Last Updated on May 6, 2015, by eNotes Editorial. Word Count: 279
Commentators have found many flaws with this argument, starting from Lyotard’s stretching of the word “narrative” into shapes that are unrecognizable (a flaw he himself freely admitted, though he continued to stand by its usefulness for his purpose). More important, though, his critics have noted that the descriptions of science provided by Kuhn and Feyerabend are not descriptions of “postmodern” science but of science in general. Furthermore, the science Lyotard seems to champion is not so cheerfully postmodern as he would have it; it has not entirely abandoned “grand narratives” but merely set them aside, while the work for such things as a unified field theory (which would explain the unity of the four basic forces of nature) goes on.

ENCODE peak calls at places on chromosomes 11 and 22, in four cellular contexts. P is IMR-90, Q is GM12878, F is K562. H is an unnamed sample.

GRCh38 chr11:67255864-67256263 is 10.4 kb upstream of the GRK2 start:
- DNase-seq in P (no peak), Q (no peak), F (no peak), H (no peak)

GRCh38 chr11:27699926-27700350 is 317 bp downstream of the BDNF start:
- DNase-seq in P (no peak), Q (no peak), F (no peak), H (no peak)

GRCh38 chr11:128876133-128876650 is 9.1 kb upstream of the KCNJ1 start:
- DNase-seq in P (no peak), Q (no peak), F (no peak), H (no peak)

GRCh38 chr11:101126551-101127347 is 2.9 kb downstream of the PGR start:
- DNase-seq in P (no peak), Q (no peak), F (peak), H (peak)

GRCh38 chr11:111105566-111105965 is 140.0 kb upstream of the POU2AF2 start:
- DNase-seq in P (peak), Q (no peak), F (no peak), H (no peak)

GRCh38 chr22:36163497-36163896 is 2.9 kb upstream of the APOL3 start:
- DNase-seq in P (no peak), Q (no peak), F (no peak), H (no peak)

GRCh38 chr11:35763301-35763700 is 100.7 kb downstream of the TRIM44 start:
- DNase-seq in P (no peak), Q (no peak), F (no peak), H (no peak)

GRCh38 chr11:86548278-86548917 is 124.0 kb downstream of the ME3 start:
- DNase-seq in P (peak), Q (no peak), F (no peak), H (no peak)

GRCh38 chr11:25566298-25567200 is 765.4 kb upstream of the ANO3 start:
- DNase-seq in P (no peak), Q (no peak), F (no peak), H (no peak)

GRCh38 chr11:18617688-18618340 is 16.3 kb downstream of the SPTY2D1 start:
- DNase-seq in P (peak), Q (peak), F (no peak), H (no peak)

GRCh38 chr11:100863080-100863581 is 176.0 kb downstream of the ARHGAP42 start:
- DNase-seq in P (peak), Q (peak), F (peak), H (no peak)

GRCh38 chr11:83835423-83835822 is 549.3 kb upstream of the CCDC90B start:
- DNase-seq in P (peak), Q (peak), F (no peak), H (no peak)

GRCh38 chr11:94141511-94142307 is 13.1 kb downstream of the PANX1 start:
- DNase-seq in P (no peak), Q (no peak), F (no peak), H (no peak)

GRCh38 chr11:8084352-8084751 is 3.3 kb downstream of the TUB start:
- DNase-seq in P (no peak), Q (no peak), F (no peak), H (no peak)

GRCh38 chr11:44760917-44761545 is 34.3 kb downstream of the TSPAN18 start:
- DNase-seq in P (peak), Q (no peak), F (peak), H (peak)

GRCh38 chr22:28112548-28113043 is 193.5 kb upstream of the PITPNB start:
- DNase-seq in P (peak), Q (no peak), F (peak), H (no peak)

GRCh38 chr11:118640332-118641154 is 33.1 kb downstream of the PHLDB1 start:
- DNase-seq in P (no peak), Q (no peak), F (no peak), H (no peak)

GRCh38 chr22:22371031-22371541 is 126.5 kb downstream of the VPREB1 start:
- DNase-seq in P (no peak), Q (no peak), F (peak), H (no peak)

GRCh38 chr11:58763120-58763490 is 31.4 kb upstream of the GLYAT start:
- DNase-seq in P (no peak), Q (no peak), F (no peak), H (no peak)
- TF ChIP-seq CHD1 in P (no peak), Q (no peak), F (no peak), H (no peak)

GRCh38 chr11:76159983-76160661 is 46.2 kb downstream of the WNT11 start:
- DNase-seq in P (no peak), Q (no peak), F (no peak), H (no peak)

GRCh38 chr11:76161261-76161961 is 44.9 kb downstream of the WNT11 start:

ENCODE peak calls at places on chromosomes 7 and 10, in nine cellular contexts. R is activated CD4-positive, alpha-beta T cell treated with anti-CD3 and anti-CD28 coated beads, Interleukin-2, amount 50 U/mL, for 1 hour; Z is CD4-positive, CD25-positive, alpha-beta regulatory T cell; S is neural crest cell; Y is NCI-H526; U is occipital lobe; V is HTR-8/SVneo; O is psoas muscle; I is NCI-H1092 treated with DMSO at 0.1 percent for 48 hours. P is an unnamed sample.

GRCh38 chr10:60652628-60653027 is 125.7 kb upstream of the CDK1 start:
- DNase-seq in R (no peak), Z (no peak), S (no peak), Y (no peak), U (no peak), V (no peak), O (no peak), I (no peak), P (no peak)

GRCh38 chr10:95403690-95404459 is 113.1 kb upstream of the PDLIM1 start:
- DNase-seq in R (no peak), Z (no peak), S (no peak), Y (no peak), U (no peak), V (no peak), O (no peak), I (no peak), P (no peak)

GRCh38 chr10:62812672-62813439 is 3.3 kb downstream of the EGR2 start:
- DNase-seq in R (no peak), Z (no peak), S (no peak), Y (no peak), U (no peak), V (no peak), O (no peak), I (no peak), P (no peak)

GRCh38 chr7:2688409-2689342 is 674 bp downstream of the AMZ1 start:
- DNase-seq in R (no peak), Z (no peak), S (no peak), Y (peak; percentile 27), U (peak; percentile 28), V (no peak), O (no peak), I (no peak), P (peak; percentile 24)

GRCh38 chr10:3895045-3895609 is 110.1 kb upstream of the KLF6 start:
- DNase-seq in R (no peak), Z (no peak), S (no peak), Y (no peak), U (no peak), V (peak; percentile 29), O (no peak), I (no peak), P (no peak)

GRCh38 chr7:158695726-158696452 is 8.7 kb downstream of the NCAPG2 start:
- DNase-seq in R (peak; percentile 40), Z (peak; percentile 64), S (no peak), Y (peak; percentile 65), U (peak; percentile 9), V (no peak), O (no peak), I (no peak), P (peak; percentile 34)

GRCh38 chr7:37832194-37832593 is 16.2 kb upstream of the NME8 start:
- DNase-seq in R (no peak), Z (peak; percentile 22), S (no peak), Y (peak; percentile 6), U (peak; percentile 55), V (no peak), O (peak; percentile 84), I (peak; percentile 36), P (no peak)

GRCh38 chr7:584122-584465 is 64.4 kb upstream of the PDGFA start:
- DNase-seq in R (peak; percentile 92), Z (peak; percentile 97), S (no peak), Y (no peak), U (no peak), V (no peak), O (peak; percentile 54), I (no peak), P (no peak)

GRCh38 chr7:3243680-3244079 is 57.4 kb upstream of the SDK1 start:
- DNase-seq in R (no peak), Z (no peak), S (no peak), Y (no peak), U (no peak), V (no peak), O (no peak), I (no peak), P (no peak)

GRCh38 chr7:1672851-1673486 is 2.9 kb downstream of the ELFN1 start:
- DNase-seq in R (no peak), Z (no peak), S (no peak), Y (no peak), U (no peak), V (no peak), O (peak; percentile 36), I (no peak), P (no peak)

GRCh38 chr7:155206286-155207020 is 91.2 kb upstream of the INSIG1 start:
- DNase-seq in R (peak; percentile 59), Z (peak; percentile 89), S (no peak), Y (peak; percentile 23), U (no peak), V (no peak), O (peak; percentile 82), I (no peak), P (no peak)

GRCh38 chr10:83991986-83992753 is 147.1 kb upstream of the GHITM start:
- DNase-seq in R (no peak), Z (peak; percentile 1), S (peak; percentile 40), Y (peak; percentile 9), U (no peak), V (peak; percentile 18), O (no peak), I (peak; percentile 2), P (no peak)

Finally, many commentators have had trouble avoiding the self-evident contradiction in Lyotard’s account. The Postmodern Condition tells a metanarrative about the demise of the metanarrative. Thus, Lyotard is caught in exactly the trap in which he claims science is caught when it seeks to legitimate itself through narrative or avoid legitimating itself all together. If his narrative is credible, it proves him wrong because it itself is a metanarrative. If, on the other hand, metanarratives really had lost all credibility, Lyotard would have no credulous way of saying it. In sum, for his narrative to speak with authority, it has to speak with no authority, an ironic contradiction that does not entirely discount his work but does imply that the straightforward narrative form he used for The Postmodern Condition is not finally able to contain what he wants it to contain, therefore making the far more obscure, playful, and aphoristic style of The Differend almost a necessity.